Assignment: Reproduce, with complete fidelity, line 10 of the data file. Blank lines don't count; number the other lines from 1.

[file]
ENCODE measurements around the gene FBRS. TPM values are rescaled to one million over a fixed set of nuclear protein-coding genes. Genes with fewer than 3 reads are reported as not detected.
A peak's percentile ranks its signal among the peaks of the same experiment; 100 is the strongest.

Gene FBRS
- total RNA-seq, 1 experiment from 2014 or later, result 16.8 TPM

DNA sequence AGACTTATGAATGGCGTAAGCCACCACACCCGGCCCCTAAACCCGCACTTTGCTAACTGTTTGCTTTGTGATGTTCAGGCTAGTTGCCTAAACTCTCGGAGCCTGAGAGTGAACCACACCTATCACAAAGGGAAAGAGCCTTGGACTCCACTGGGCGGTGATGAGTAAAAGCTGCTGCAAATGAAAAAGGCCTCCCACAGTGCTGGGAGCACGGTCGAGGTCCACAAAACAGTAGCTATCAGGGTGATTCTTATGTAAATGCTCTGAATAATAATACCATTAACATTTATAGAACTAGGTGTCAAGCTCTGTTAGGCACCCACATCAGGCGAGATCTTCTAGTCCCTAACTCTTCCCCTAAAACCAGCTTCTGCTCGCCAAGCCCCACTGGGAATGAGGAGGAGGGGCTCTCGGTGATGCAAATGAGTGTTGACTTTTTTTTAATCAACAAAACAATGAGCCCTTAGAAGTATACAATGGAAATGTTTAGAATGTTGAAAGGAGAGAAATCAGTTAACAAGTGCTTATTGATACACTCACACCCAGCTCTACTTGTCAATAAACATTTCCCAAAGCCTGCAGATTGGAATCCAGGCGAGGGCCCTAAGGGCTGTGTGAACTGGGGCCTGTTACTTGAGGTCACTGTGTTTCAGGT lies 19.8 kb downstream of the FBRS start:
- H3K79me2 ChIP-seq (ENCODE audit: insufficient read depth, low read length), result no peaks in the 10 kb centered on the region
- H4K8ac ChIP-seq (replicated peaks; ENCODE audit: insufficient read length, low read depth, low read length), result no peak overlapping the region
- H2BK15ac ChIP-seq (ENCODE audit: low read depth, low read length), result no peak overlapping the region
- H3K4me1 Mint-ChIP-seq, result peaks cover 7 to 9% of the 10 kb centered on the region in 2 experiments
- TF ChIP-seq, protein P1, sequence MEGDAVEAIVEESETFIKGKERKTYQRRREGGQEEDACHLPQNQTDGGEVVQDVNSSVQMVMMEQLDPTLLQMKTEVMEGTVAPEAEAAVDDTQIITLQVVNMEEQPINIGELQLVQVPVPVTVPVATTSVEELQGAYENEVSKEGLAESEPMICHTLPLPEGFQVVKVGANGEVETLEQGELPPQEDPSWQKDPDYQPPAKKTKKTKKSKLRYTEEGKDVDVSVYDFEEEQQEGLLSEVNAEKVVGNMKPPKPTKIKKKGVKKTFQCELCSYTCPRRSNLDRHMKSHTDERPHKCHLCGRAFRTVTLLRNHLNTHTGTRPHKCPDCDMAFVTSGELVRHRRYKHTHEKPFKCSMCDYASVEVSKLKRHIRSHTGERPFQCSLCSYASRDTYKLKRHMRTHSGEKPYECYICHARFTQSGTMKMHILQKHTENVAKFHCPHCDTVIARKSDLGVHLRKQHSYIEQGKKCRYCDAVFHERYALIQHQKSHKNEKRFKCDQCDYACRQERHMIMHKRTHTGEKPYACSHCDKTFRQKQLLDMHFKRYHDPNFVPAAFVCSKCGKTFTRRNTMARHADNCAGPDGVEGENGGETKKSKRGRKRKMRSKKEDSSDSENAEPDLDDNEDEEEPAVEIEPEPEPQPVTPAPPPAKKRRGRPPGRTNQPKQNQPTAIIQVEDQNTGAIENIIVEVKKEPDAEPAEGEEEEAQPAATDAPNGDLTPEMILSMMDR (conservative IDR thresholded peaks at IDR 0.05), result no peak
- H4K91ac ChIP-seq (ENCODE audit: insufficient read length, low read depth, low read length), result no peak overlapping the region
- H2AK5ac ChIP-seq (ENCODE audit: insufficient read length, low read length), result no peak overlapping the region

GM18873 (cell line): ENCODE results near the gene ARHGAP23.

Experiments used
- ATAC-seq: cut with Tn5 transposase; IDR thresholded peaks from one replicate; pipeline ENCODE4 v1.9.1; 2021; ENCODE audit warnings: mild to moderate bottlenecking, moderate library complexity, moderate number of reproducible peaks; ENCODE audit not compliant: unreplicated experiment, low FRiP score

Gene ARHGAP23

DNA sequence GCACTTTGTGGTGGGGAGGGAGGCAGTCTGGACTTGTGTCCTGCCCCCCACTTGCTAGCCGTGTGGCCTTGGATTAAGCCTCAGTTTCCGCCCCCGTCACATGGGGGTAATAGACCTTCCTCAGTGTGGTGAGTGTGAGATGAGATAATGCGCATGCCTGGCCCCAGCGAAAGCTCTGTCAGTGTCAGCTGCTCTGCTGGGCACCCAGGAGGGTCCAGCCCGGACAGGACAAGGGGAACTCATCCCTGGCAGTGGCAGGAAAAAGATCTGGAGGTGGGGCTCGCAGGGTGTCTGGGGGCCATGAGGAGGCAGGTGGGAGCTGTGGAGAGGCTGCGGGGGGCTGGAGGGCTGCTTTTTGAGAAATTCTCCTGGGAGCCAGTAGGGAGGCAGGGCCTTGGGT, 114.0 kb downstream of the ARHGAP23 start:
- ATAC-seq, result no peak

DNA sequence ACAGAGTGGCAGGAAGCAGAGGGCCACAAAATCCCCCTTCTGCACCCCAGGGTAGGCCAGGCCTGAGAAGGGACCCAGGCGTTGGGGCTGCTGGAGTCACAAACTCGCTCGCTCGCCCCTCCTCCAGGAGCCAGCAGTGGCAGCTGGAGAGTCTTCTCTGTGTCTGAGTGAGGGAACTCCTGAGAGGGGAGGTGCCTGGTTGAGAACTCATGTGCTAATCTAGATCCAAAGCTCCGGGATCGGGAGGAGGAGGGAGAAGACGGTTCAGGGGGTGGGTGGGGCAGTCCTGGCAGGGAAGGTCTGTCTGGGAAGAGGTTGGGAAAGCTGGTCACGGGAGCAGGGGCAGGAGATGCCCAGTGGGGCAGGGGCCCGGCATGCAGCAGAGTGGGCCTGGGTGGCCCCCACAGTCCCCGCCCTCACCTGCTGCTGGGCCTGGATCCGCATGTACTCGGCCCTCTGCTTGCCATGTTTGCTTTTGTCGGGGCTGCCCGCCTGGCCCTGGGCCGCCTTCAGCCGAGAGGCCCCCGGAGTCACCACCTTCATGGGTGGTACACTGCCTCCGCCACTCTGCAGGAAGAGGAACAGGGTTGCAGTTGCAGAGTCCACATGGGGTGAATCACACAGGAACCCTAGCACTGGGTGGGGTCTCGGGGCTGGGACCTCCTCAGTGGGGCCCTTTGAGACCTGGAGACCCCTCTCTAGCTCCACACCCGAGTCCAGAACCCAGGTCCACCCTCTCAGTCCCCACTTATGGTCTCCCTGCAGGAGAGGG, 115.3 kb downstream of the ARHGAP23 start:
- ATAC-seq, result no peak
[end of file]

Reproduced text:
- TF ChIP-seq, protein P1, sequence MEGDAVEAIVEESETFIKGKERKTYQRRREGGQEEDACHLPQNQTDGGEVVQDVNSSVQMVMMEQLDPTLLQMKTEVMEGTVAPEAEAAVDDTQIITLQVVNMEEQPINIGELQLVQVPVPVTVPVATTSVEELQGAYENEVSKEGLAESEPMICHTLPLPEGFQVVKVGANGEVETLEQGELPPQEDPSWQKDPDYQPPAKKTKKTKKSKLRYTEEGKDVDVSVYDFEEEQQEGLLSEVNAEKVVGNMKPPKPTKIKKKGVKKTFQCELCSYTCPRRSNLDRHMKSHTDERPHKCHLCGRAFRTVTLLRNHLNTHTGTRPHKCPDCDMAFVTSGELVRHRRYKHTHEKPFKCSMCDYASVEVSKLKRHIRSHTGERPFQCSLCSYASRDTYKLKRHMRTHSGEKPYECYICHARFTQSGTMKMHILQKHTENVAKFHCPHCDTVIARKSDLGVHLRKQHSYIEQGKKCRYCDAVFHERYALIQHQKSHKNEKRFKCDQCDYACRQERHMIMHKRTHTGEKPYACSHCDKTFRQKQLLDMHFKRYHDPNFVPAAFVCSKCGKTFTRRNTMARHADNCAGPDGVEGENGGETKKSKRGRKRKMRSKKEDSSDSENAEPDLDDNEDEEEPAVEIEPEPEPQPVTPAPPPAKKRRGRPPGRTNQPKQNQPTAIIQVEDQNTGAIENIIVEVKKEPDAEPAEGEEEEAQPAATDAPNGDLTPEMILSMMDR (conservative IDR thresholded peaks at IDR 0.05), result no peak